Using my typical methods, that’s not one essay: it would yield about 66,000 words, give or take 15,000, which is at least two and probably three issues. (C&I 14.7 is 17,322 words long; C&I 14.4 and 14.5 together are 55,600 words.)

That’s not important: After all, the Ethics triptych became a three-parter because there were too many items for one essay and I found I could split them easily enough into two neat essays and one mosaic.

What is important, however: I was no longer especially confident that I would be adding any significant value other than “here’s a bunch of neat things you may have forgotten” (and “here’s a bunch of things I disagree with and why I disagree with them”).

I’m not a librarian, either academic or public (or school or special). Pace Chris Bourg, I’m not even a feral librarian: I haven’t worked in a library since 1979, and never worked in a librarianlike role.

I’m not a library philosopher–or, rather, that really is a case where the library world has moved on and I no longer believe I should be trying to influence its overall direction. (I’m not sure I ever really did: Neither Balanced Libraries nor Future Libraries was, in my opinion, a real attempt to change the course of library philosophy so much as to avoid what I regarded as unfortunate course changes.)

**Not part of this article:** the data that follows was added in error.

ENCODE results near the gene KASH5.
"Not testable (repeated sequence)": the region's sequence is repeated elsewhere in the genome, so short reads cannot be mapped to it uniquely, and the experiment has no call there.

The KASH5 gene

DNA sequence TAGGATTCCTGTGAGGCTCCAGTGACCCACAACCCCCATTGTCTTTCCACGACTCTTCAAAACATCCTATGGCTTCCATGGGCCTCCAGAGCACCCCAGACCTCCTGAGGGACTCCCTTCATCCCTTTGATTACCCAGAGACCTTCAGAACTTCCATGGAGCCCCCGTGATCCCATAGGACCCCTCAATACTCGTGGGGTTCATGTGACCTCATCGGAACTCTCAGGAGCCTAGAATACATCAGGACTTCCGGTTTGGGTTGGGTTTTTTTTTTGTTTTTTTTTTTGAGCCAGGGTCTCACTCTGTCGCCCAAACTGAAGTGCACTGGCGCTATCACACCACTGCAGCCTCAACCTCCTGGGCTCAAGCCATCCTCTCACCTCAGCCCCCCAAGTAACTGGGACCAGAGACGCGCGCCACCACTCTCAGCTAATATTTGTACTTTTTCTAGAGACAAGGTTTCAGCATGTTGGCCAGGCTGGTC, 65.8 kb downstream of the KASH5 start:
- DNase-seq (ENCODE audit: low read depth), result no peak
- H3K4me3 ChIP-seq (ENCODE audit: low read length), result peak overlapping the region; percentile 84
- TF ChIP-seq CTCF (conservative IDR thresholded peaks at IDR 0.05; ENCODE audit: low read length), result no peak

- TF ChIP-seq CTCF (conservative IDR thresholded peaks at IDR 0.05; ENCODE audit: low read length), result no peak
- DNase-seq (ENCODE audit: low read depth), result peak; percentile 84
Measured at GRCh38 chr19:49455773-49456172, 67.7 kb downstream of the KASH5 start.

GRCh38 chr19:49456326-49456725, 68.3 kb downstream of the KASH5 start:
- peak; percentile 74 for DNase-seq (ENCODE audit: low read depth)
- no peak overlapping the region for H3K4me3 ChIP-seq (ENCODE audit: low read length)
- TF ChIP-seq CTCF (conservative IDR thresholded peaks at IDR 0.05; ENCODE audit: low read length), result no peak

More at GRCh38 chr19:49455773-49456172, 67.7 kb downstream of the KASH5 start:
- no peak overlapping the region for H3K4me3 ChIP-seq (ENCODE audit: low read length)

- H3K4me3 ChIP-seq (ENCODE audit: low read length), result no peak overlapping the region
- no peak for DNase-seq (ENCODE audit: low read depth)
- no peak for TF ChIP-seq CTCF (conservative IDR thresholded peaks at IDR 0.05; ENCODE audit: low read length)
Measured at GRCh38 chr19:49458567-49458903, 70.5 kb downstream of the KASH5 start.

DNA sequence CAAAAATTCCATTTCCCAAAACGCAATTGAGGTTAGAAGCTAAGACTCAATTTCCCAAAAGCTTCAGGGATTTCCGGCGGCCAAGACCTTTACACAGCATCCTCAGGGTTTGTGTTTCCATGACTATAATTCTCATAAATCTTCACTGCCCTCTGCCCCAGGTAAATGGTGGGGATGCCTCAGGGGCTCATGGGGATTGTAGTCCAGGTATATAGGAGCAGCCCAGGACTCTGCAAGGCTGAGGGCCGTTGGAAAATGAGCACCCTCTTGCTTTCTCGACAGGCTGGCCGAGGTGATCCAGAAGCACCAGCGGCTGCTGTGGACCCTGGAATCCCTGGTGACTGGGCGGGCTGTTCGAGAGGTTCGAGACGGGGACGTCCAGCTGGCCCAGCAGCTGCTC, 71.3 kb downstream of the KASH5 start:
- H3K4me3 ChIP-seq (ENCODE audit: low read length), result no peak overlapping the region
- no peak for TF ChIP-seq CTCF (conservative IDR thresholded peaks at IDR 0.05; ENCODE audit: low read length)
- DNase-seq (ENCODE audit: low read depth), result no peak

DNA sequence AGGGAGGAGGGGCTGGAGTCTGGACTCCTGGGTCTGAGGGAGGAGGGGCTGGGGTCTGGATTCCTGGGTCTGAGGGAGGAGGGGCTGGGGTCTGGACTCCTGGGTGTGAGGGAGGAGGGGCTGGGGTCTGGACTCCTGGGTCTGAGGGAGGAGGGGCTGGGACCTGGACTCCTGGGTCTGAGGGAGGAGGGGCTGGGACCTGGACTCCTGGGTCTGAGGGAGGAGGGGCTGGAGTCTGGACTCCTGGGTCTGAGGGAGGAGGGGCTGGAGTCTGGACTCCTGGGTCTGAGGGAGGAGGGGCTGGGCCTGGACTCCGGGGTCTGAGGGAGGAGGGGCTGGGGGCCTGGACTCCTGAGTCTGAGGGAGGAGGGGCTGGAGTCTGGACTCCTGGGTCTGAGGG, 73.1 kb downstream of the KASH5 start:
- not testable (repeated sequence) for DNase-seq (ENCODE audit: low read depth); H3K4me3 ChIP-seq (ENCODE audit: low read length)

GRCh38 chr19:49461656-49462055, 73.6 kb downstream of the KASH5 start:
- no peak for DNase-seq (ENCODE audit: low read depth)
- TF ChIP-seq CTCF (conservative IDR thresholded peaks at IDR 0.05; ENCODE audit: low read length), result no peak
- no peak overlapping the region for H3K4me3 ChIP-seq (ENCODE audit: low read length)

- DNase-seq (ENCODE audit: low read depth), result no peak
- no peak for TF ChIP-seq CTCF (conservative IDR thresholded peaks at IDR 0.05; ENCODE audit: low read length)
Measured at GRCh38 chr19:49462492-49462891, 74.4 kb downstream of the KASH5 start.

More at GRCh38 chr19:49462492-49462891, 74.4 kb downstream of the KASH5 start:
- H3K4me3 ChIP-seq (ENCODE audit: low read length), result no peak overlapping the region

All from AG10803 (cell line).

going through the articles

So, after writing about half of the Ethics and Access essay, I started going through the lib-phil items, a few at a time. I read part or all of (most of) the items (not all: about one-third had evaporated in the way of the web).

And I either assigned a new tag for a topic where I still thought, perhaps, I could add significant value, or I deleted the tag.

I just finished that process. Two items were retagged (one already had a secondary tag). The rest–131 of them–are gone.

realistic, not sad; one choice, not an overall decision

I found it interesting to reread some of these posts, columns and essays, especially those more than a year old. I read most of the comments as well. (I will admit that I did not make it all the way through two or three posts in the blog/journal hybrid I alternate between admiring and wanting to avoid.)

I also found that–in nearly all the cases–I honestly didn’t think that Walt Crawford had anything especially valuable to add to the stories; that this particular train had left the station.

That’s realistic. It’s not sad.

This was also one choice–the most heavily-populated tag.